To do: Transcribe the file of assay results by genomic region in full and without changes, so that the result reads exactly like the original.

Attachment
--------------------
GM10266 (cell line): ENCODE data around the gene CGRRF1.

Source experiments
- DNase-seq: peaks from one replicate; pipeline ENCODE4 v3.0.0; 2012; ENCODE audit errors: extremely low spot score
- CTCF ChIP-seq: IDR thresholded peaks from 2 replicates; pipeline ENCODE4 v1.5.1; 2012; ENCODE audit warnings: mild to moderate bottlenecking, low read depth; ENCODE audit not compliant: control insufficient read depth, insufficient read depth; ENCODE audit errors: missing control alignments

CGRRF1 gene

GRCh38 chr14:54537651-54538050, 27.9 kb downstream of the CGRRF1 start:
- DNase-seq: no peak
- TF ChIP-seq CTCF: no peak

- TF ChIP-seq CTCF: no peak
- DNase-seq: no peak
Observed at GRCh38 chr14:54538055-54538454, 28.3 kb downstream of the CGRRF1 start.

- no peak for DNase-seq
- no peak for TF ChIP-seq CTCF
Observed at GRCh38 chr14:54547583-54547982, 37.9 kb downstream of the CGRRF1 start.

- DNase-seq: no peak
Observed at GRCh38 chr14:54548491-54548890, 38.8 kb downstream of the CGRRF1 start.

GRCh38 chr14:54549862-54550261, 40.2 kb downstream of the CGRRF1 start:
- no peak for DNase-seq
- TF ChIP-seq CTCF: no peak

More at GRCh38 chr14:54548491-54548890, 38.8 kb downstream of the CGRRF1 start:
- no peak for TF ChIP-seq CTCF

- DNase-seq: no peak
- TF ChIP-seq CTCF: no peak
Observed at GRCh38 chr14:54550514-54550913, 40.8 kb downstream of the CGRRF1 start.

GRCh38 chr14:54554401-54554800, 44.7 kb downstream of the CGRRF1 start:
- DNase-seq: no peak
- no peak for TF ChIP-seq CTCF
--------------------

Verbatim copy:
GM10266 (cell line): ENCODE data around the gene CGRRF1.

Source experiments
- DNase-seq: peaks from one replicate; pipeline ENCODE4 v3.0.0; 2012; ENCODE audit errors: extremely low spot score
- CTCF ChIP-seq: IDR thresholded peaks from 2 replicates; pipeline ENCODE4 v1.5.1; 2012; ENCODE audit warnings: mild to moderate bottlenecking, low read depth; ENCODE audit not compliant: control insufficient read depth, insufficient read depth; ENCODE audit errors: missing control alignments

CGRRF1 gene

GRCh38 chr14:54537651-54538050, 27.9 kb downstream of the CGRRF1 start:
- DNase-seq: no peak
- TF ChIP-seq CTCF: no peak

- TF ChIP-seq CTCF: no peak
- DNase-seq: no peak
Observed at GRCh38 chr14:54538055-54538454, 28.3 kb downstream of the CGRRF1 start.

- no peak for DNase-seq
- no peak for TF ChIP-seq CTCF
Observed at GRCh38 chr14:54547583-54547982, 37.9 kb downstream of the CGRRF1 start.

- DNase-seq: no peak
Observed at GRCh38 chr14:54548491-54548890, 38.8 kb downstream of the CGRRF1 start.

GRCh38 chr14:54549862-54550261, 40.2 kb downstream of the CGRRF1 start:
- no peak for DNase-seq
- TF ChIP-seq CTCF: no peak

More at GRCh38 chr14:54548491-54548890, 38.8 kb downstream of the CGRRF1 start:
- no peak for TF ChIP-seq CTCF

- DNase-seq: no peak
- TF ChIP-seq CTCF: no peak
Observed at GRCh38 chr14:54550514-54550913, 40.8 kb downstream of the CGRRF1 start.

GRCh38 chr14:54554401-54554800, 44.7 kb downstream of the CGRRF1 start:
- DNase-seq: no peak
- no peak for TF ChIP-seq CTCF